“They were women who idolized their children, worshipped their husbands, and esteemed it a holy privilege to efface themselves as individuals and grow wings as ministering angels.” (pg 40) Edna finds the role of a mother being lackluster and only impeding her from awakening her inner consciousness. She realizes it would only bring her imprisonment and the lack of independence. She denies the role of a mother to carry out duties and responsibilities for her family rather pursue her dreams she longed for. While at Grand Isle while sitting on the front porch, Adele is sewing winter clothes for her children, although winter is far ahead. It shows her loving care toward her children.
Abigail threatens the girls knowing that they will listen. As a result of, Abigail gains tremendous power and influence over the girls and their actions, this is seen in pages 114-123, where Abigail pretends to see Mary Warren’s spector and the other girls join along. Nonetheless, Elizabeth has a good reputation of a Godly and honest woman in the town of Salem. This is shown on page 81 where Elizabeth willingly goes with Cheever because she knows who she is and is faithful that her character, reputation, and that God will save her. Elizabeth is always true to herself and doesn 't hide from who she truly is.
In the story Where are you going, where have you been Connie, her mother and sister all have competitive relationships. Her mother says “Stop gawking at yourself.Who are you? You think you are so pretty?” to Connie after seeing Connie look at her own face maybe because her mother 's “looks were gone and that was why she was after Connie”(Oates 1). Her mother is jealous of her daughter, and because of that their relationship is weak. This is shown by the author’s choice of tone and usage of rhetorical phrases emphasizing on the point that their relationship is not family like.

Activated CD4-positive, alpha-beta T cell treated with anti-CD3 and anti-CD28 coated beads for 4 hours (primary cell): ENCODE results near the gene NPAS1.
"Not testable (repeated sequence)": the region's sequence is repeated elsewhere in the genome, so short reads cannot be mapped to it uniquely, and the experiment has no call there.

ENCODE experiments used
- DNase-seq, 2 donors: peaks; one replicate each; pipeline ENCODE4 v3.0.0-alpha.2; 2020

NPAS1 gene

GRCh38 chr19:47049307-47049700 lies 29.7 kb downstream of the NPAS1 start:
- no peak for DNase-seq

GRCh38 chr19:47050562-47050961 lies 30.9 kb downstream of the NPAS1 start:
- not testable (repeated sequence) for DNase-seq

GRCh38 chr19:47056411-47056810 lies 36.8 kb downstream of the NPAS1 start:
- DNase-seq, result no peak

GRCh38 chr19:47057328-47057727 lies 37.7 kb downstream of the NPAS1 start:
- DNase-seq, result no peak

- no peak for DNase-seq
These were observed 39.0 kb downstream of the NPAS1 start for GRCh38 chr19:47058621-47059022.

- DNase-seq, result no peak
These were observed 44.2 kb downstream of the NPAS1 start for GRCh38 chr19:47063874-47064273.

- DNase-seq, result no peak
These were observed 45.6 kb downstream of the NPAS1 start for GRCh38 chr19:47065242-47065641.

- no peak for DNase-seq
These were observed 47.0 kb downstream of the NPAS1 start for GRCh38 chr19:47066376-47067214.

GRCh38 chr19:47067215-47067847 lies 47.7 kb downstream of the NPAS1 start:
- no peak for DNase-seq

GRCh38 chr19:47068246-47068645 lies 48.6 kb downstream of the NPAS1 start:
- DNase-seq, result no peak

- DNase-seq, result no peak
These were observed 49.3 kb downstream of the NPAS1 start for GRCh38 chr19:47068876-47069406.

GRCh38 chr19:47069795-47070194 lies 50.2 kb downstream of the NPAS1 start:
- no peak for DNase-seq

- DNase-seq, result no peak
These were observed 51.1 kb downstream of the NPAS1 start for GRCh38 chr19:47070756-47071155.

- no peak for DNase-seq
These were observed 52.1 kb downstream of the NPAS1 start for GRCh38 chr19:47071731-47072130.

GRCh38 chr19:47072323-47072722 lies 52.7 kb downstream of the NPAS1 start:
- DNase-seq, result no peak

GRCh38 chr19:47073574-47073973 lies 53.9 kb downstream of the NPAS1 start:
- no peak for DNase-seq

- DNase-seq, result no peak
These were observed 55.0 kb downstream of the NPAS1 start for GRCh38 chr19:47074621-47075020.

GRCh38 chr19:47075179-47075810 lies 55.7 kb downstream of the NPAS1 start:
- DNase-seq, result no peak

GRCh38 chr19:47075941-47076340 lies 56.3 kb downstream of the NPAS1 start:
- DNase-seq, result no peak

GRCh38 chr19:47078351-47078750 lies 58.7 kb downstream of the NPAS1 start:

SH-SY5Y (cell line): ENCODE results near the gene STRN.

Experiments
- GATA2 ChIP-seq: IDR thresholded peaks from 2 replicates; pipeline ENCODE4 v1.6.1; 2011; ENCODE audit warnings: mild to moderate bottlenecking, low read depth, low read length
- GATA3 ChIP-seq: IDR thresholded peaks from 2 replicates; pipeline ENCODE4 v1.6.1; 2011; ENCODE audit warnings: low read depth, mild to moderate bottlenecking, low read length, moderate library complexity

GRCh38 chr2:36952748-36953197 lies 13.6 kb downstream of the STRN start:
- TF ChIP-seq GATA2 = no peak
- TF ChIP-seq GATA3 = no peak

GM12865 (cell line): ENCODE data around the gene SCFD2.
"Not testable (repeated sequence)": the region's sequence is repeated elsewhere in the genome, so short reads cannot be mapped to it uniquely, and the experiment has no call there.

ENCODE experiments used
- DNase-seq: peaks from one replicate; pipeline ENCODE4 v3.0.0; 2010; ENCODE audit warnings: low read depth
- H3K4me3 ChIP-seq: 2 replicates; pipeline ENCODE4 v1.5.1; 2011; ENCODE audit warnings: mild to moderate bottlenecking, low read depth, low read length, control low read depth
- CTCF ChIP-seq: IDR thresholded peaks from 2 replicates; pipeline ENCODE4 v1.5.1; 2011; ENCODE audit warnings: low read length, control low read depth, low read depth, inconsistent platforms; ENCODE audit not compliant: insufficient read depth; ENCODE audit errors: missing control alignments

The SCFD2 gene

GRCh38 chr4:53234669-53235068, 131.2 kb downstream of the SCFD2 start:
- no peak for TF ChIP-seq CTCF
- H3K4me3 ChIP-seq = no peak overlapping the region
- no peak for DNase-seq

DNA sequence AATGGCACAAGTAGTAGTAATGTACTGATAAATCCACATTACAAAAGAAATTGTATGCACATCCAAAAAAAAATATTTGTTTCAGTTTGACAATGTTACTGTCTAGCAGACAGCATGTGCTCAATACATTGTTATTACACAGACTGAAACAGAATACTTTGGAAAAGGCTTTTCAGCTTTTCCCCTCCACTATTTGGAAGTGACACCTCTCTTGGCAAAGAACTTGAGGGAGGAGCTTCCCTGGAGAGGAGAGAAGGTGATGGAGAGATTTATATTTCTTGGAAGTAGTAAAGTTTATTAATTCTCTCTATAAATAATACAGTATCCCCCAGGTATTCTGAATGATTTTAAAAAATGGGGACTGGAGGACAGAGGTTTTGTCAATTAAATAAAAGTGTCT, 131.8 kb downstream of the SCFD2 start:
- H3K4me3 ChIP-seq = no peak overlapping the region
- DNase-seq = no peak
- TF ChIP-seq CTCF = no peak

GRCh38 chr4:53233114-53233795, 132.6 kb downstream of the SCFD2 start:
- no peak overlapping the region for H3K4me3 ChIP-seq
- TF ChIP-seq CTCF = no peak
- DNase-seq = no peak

The Hunger Games and women in society: Suzanne Collins author of “The Hunger Games” designed Katniss Everdeen as the idealistic image of women in society. Her strength, skills, and self-control make her a figure of a woman perfect to match how our society wants women to be like and Suzanne wants that to stand out and make us think about it. Suzanne Collins wants to express how she thinks female should be like in everyday life and express that Katniss is much more than just a character, she is a message that is being sent to all the readers. Katniss breaks all the already established stereotypes by being able to survive, improvise and control herself in bad moments when even the toughest person would break apart. Katniss is strong since she was born she was being “tested”, she knows a wide variety of survival skills and her knowledge expands even more when she starts practicing for the hunger games.
She even quotes in the film that Constantine was more of a mother figure to her than her actual mom. Throughout the film we see how bold and courageous Skeeter is. Despite the strict rules the town of Jackson has with coloreds and whites, this doesn’t stop Skeeter from doing what she believes in. Skeeter’s determination and bravery is what stood out the most. Skeeter has a passion for creating a book that will represent the struggles and the everyday lives that maids deal with.